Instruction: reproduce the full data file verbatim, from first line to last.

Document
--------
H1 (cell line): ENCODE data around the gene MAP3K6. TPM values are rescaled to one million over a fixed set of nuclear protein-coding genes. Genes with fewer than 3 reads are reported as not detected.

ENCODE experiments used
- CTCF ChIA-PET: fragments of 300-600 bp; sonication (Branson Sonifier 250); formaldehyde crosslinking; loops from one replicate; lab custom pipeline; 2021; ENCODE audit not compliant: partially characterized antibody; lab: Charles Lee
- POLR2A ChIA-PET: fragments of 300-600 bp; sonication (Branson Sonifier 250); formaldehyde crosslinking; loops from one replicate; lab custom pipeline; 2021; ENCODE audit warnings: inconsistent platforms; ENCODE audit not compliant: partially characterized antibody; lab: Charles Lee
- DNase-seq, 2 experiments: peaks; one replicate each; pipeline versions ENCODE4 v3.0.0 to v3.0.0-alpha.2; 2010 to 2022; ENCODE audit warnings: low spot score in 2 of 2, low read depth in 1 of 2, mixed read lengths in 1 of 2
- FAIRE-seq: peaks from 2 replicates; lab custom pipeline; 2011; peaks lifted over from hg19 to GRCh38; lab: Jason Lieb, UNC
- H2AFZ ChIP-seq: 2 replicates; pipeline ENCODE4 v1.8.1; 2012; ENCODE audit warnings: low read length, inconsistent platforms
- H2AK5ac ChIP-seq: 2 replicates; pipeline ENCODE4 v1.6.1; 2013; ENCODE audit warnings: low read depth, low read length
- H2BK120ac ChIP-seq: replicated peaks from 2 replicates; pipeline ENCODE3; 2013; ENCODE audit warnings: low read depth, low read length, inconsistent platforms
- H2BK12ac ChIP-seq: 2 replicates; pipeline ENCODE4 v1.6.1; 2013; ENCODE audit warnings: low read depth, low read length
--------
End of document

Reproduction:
H1 (cell line): ENCODE data around the gene MAP3K6. TPM values are rescaled to one million over a fixed set of nuclear protein-coding genes. Genes with fewer than 3 reads are reported as not detected.

ENCODE experiments used
- CTCF ChIA-PET: fragments of 300-600 bp; sonication (Branson Sonifier 250); formaldehyde crosslinking; loops from one replicate; lab custom pipeline; 2021; ENCODE audit not compliant: partially characterized antibody; lab: Charles Lee
- POLR2A ChIA-PET: fragments of 300-600 bp; sonication (Branson Sonifier 250); formaldehyde crosslinking; loops from one replicate; lab custom pipeline; 2021; ENCODE audit warnings: inconsistent platforms; ENCODE audit not compliant: partially characterized antibody; lab: Charles Lee
- DNase-seq, 2 experiments: peaks; one replicate each; pipeline versions ENCODE4 v3.0.0 to v3.0.0-alpha.2; 2010 to 2022; ENCODE audit warnings: low spot score in 2 of 2, low read depth in 1 of 2, mixed read lengths in 1 of 2
- FAIRE-seq: peaks from 2 replicates; lab custom pipeline; 2011; peaks lifted over from hg19 to GRCh38; lab: Jason Lieb, UNC
- H2AFZ ChIP-seq: 2 replicates; pipeline ENCODE4 v1.8.1; 2012; ENCODE audit warnings: low read length, inconsistent platforms
- H2AK5ac ChIP-seq: 2 replicates; pipeline ENCODE4 v1.6.1; 2013; ENCODE audit warnings: low read depth, low read length
- H2BK120ac ChIP-seq: replicated peaks from 2 replicates; pipeline ENCODE3; 2013; ENCODE audit warnings: low read depth, low read length, inconsistent platforms
- H2BK12ac ChIP-seq: 2 replicates; pipeline ENCODE4 v1.6.1; 2013; ENCODE audit warnings: low read depth, low read length